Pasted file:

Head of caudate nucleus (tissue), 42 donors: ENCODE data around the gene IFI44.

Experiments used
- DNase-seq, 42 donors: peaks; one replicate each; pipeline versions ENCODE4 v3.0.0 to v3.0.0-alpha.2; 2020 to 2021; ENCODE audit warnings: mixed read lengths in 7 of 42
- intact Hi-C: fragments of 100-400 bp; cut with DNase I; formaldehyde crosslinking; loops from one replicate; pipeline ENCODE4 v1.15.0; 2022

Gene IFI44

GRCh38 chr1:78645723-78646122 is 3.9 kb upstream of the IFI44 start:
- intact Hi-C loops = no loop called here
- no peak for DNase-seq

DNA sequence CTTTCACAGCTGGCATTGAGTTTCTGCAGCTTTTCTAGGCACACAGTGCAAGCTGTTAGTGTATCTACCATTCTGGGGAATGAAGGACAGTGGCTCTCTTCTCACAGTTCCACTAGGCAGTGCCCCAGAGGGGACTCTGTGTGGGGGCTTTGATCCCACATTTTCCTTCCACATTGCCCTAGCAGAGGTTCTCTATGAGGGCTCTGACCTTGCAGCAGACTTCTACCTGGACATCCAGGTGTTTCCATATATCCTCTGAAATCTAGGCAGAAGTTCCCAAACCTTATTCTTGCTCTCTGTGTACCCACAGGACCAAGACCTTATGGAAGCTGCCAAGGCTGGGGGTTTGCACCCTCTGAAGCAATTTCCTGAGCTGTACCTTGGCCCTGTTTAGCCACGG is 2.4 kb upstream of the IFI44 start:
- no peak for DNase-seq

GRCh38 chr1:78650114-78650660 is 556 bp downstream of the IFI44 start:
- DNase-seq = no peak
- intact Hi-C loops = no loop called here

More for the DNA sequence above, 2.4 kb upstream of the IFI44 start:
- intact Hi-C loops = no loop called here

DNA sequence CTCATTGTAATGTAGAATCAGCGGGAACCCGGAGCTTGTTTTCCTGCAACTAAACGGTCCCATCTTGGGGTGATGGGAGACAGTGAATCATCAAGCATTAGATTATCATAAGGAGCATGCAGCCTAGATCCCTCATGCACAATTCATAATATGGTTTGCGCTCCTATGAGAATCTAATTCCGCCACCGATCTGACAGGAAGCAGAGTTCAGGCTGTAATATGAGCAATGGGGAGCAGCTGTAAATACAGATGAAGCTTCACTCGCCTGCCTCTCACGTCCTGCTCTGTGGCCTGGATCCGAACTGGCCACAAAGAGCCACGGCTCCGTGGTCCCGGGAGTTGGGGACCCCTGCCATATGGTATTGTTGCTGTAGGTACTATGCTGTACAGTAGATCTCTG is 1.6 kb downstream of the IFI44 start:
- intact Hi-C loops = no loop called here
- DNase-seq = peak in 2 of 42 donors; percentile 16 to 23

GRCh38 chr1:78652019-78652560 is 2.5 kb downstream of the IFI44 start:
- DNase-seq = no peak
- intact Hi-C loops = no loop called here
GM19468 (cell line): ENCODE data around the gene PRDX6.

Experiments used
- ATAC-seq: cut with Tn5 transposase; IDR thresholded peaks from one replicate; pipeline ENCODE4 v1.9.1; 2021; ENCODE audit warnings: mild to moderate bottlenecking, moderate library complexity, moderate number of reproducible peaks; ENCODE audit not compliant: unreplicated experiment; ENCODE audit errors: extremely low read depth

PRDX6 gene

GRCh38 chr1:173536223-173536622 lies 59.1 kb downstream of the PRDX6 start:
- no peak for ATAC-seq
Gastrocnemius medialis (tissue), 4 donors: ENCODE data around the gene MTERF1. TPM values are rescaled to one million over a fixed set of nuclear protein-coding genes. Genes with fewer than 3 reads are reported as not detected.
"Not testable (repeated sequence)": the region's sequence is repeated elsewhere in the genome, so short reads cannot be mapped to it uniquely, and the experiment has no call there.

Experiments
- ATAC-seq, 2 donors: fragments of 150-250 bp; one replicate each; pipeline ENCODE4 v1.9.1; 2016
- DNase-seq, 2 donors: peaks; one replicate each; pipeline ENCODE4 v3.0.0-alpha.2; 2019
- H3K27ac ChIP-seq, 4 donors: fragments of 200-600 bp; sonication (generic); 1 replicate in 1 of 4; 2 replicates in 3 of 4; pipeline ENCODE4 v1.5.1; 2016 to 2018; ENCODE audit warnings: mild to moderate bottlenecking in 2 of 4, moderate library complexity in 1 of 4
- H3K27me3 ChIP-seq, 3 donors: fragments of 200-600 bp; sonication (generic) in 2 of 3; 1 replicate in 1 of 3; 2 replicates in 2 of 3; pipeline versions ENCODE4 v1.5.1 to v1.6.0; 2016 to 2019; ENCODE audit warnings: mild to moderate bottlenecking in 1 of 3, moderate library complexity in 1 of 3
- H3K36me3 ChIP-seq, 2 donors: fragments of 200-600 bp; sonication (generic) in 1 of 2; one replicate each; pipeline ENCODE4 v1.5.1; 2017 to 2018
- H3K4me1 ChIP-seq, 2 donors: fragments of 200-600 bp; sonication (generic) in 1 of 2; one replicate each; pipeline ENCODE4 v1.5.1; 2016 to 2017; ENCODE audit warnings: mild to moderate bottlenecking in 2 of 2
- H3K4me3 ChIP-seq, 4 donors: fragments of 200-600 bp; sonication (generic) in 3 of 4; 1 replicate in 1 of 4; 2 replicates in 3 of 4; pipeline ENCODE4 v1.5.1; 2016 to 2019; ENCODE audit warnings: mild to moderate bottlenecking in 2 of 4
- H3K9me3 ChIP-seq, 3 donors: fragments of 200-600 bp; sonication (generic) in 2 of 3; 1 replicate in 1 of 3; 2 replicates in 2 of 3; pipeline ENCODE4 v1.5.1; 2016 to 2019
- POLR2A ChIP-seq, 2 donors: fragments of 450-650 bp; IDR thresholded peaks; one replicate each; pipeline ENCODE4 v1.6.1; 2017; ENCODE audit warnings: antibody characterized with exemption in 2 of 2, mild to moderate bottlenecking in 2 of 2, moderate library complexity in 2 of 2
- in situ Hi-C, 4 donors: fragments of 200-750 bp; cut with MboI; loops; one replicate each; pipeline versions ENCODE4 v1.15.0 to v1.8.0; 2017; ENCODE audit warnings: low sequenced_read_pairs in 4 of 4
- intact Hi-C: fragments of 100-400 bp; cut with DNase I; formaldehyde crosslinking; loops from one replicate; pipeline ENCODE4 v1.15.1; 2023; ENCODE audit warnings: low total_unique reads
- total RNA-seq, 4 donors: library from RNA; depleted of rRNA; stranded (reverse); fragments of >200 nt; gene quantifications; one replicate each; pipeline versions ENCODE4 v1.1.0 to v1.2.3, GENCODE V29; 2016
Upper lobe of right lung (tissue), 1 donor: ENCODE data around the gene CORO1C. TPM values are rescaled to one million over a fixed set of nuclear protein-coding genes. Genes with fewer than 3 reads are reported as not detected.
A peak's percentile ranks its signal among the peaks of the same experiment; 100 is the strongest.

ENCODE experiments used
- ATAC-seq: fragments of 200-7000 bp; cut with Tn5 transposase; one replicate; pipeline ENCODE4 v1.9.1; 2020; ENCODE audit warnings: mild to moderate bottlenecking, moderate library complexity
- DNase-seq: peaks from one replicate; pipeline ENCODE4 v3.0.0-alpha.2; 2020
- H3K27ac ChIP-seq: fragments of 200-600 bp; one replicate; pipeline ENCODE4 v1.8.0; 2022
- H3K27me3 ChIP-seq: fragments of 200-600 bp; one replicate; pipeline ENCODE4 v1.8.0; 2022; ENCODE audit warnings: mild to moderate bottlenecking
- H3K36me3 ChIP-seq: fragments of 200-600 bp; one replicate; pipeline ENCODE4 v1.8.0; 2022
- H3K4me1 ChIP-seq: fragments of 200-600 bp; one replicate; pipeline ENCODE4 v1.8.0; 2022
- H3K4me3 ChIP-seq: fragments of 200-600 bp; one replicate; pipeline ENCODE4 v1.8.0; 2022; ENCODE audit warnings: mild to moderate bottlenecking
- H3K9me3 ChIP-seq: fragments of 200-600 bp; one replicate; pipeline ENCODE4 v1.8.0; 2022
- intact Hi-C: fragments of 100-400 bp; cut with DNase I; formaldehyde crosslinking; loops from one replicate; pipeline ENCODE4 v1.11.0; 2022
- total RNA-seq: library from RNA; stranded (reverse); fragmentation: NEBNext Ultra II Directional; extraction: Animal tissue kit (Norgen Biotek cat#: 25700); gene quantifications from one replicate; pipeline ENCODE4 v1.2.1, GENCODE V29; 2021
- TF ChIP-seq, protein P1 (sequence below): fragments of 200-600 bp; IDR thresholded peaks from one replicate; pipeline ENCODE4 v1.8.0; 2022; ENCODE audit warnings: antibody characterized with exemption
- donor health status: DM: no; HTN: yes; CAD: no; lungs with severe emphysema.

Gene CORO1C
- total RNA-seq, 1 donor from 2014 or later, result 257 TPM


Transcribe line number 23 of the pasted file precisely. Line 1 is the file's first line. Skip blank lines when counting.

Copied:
Experiments used